Her main area of study during the research trip was on best teaching practices of vocabulary instruction for primary and secondary education.
She focused her observational work on how students move from learning to read to reading to learn. During her visits to K-8 classrooms, Streets studied the schools’ reading comprehension infrastructure, she said.
She concluded after her research and observations that New Haven could benefit from providing more transitional supports for students as they learn the basics of reading, such as phonics and vocabulary. She said teaching these specific reading strategies should continue through fifth grade as students begin to transition to reading to learn.
In Finland, most students’ reading comprehension is at school level because they “make reading and the love of literacy a major cultural part of their society.
She observed that schools had social-emotional learning (SALT) integrated into both their programs and general systems. Schools were hubs for accessing exercise, healthy eating, and physical and mental health resources in addition to academics.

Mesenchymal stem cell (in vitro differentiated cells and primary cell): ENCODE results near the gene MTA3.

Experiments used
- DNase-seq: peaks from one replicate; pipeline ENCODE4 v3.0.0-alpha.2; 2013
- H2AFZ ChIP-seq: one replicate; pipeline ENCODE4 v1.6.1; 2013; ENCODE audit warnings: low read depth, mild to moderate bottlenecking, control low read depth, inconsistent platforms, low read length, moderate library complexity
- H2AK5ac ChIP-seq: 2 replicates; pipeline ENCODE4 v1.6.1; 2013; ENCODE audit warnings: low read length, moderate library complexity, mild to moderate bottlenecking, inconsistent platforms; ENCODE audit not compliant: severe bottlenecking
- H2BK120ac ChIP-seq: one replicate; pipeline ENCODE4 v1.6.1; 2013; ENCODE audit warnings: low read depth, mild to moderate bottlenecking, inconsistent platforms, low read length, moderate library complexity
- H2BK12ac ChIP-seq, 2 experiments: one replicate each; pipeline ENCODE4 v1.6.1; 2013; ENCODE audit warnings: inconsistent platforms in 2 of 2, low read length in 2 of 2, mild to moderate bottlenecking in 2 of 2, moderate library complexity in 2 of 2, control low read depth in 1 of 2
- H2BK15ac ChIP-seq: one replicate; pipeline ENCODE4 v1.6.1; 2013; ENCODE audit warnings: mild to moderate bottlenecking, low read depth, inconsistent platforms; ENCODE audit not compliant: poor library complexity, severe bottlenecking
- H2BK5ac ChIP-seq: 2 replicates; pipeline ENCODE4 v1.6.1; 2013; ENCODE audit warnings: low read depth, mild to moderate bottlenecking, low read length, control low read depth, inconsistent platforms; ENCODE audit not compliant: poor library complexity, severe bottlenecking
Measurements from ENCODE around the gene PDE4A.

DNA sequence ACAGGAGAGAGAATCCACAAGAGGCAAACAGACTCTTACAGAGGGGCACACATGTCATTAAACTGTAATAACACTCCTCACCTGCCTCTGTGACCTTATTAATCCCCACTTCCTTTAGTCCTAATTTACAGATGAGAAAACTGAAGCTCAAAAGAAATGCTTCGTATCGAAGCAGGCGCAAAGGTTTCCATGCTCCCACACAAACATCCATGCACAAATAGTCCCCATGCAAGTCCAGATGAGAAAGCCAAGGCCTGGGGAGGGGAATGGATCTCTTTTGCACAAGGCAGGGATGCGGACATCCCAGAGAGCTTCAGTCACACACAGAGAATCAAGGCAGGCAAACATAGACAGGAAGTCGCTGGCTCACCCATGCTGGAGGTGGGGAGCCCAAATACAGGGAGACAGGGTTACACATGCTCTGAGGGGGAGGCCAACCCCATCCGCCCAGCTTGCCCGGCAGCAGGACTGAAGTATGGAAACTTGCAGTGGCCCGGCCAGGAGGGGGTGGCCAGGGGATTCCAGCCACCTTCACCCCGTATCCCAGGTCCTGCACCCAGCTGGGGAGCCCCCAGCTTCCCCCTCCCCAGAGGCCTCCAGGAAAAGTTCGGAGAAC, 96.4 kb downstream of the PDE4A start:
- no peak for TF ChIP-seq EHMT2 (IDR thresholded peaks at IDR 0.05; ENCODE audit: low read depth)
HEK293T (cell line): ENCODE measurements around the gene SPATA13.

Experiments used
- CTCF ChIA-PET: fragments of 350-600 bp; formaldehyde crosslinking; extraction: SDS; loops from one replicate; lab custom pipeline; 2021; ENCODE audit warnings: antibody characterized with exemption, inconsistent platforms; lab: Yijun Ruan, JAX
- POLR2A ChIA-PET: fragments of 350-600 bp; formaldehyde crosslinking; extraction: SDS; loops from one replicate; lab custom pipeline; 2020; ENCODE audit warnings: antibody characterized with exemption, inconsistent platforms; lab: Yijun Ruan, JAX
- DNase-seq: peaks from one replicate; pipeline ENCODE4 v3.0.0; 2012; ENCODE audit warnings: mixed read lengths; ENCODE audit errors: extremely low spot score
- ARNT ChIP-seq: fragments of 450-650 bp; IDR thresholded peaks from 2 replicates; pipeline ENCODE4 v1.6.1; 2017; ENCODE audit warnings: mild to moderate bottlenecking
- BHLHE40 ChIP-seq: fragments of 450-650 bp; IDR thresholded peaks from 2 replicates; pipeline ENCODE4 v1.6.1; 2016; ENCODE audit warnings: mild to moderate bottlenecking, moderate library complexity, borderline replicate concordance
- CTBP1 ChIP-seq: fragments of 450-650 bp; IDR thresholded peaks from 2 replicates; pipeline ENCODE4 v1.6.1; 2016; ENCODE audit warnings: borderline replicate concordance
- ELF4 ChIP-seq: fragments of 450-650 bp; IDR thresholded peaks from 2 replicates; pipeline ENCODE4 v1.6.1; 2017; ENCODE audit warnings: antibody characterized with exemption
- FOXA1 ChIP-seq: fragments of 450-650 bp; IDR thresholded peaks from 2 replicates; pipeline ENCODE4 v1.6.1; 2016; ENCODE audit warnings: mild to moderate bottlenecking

“The school culture is centered on health and well-being. It’s an essential part of their educational process,” Streets said.
“Services are provided immediately and paperwork is secondary,” she added.
Streets said he found that the majority of students only progressed to the next level if they were reading at grade level. In a blog post about her Fulbright experiences, she said: “A key indicator of student success is their vocabulary, because the knowledge everyone has about a subject is based on the vocabulary of that information… I learned that the Finnish curriculum emphasizes language learning and that students become multilingual throughout their schooling, starting in primary school. By sixth grade, students observed by Streets were fluent in three languages. Some students became fluent in five languages in high school, Streets observed.
Click on here to learn more about Streets’ Fulbright research.
“Language learning is a form of literacy development. Building pupil plurilingualism as a standard approach in the Finnish national curriculum leads to strong literacy development and explains why Finland consistently outperforms other countries in reading,” Streets wrote.
“There is a societal effort to ensure citizens are literate,” she said.
Families have sufficient resources before their children start school to learn the basics of reading. They have access to community libraries, with specific library programs focused on preparing preschool students.
Once enrolled in school, students must be academically independent, Streets said.
“Teachers are trusted experts,” she said. “Teachers would rarely see the administrator[istrators] because they receive highly competitive training that makes them experts.